A Daily Creative Practice, Tips for SuccessKristin Crane
Artists and designers from across disciplines often have something in common, a daily creative practice. It makes sense. Art takes work, practice, and most of all, time. Whether you make art for your job, your hobby, or your side hustle, the need to create is competing for your time with everything else in your life. Yet, it can be hard to make the time for it. In our fast paced life, it can feel indulgent to spend time not being “busy” but instead quietly creating. As a result, our art often is something we do “if we have time” instead of giving it the time it deserves.
Looking for a push to get your started? You’re in luck! We’ve rounded up tips from some artists we love.
Daily Creative Practice, 10 tips for success:
- Show up!
No good work is ever going to happen if you don’t sit down and start working. Yet, getting started can be the hardest part. First, decide how much time you want to dedicate to your practice each day. Start with an amount of time that is achievable! Maybe that’s only 15 minutes, it doesn’t matter. You don’t have to dedicate a lot of time, just make a plan.
- Make boundaries around your time.
No one is going to respect your time if you don’t respect it. Put boundaries around the time you are going to devote to your practice and get working. Likewise, expect other people to respect that time too.
- Focus on the process, not necessarily the outcome.
Think of your daily practice as creating a habit, more than creating a masterpiece. First, focus on the doing and not the end product. Think of this time’s only purpose as getting yourself to pick up your tools and get started.
- Push yourself to keep learning.
Whether you want to learn a new skill or improve at one, keep learning more. Learning a new skill improves memory, productivity and creativity. Push yourself to learn something not related to your job or art practice at all. You’ll be surprised by what a positive impact it can have on your work.
- Find your people & share your work.
Get together with people you trust to create together, share your work, and witness each other’s progress. It’s hard to create in a vacuum, we all need a second set of eyes sometimes or an outside opinion. While our family and close friends can be great to share with, they want to love and support you. So find people who are willing to give you good feedback and for whom you can do the same.
- Decide to be a creator & not a consumer.
We make small decisions all day about how we spend our time, money and energy. And what we decide is important. Do you want to scroll through your phone looking at other people’s work, or make your own? Do you want to spend money buying more stuff or making something? Obviously there is a time and place for both. Yet, try to be aware of these choices and make ones you feel good about.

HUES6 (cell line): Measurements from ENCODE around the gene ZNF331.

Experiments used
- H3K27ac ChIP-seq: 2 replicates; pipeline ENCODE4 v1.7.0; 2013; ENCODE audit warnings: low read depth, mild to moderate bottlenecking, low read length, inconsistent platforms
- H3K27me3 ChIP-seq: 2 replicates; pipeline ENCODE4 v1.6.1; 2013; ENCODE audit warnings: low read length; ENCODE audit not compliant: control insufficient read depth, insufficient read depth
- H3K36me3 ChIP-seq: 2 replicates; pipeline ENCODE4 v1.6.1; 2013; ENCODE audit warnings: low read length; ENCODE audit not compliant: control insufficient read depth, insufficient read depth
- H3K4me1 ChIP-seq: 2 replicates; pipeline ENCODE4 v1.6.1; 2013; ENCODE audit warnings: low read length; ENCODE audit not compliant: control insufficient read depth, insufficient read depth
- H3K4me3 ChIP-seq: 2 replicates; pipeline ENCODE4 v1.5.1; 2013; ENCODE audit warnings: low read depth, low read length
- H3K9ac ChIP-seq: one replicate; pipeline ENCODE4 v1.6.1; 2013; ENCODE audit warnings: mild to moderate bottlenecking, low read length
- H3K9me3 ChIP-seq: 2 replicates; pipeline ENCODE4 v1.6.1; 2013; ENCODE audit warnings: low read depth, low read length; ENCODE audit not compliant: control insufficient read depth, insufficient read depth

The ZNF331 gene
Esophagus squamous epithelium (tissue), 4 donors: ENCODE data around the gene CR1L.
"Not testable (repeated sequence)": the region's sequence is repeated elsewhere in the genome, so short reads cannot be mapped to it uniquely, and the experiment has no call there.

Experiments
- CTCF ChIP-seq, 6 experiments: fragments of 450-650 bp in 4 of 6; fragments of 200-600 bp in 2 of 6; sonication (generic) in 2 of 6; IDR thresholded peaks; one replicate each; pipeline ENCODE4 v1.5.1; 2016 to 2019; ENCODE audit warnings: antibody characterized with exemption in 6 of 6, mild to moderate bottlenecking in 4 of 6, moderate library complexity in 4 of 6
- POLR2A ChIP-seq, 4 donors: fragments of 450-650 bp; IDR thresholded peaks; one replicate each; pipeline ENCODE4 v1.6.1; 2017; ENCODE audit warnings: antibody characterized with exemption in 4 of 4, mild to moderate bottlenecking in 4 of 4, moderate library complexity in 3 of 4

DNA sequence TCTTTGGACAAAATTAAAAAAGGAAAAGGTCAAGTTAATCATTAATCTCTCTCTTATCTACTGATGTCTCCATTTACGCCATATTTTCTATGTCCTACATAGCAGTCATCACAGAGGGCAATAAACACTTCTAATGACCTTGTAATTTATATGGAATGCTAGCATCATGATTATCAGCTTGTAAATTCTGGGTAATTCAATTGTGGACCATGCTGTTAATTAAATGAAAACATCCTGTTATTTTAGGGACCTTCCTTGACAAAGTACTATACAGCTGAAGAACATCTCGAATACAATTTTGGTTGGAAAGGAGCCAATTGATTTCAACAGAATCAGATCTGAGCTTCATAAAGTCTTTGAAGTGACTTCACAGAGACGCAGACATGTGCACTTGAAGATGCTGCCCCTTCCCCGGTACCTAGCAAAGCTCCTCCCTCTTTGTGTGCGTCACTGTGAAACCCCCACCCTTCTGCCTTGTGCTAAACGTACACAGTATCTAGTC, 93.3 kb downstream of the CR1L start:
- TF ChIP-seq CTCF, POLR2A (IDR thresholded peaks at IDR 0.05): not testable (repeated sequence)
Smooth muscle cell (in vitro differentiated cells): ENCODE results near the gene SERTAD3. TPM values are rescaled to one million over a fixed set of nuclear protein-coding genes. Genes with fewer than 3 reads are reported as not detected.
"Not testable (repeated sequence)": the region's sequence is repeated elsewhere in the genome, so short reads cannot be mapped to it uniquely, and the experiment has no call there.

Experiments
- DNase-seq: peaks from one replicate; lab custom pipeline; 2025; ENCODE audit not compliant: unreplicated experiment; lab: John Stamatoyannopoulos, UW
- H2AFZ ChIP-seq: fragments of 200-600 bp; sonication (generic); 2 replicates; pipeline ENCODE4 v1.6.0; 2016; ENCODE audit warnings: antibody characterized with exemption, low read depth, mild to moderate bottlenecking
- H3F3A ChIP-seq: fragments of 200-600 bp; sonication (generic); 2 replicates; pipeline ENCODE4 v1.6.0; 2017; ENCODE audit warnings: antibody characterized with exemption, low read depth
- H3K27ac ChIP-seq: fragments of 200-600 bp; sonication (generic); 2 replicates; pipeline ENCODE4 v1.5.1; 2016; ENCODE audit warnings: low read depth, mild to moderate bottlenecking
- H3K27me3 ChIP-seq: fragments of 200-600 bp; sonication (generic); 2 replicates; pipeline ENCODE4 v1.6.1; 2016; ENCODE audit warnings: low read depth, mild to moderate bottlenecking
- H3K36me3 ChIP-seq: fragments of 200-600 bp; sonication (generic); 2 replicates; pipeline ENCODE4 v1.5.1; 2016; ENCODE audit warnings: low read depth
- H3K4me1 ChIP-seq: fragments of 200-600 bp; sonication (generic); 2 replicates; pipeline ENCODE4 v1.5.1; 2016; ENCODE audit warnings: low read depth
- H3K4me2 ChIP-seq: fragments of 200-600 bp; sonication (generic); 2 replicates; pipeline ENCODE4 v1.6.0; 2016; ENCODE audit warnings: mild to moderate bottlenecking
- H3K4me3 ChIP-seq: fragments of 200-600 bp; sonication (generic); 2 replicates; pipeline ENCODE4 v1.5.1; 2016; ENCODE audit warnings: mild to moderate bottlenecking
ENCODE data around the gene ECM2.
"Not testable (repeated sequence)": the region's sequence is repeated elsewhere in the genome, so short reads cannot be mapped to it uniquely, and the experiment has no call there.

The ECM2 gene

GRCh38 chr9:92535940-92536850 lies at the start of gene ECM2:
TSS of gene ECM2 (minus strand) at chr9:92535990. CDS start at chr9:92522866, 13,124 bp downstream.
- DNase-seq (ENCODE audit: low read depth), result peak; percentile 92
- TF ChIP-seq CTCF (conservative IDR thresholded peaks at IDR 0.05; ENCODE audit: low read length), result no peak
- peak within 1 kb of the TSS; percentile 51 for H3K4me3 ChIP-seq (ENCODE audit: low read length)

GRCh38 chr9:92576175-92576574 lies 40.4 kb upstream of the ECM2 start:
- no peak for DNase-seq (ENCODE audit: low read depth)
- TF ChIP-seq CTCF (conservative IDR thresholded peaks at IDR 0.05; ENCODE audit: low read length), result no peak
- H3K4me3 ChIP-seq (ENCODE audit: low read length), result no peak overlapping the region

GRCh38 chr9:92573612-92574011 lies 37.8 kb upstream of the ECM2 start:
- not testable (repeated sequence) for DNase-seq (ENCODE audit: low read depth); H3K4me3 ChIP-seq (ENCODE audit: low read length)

- Practice your craft.
It takes time and practice to master a skill. No one wakes up and decides to run a marathon. Similarly, creativity is a muscle that gets stronger with time and practice. Commit yourself to getting good at the technical skills required of your art. The more you master the technical skills, the more you can push boundaries.
- Give yourself the environment your work deserves.
Everyone deserves a good environment. To make good work happen you need the space and tools you require. For example, if you need to go searching through drawers every time you need a pencil sharpener, you won’t get much drawing done. Most importantly, your space should be in a state that helps you work, rather than hinders it. In addition, take the time to organize your tools, so they are ready to do your best work.
- Keep good records.
Sometimes projects never quite come together, but they might contain a spark that leads to another idea. Keep records as you work so you can remember what you’re doing along the way. In addition to taking notes about what is working, write down what went wrong or what you wish you’d done differently.
- Observe and let yourself experience life.
Some of the best art in human history has come out of humanity’s need to communicate our experiences. Even though social media makes it easy, remember that you don’t need to be communicating your experiences in realtime. Give yourself permission to just live. Record your observations, absorb what is happening around you and be kind to yourself. Above all, let your feelings evolve and percolate. When you’re ready, make your art.
What about you?
To sum up, we think having a daily creative practice can be so beneficial to your work. But not just to your work, it can also be beneficial to your well being. What keeps you focused on creating? Let us know in the comments or tag us on Instagram.
Photo credit: Brittanny Taylor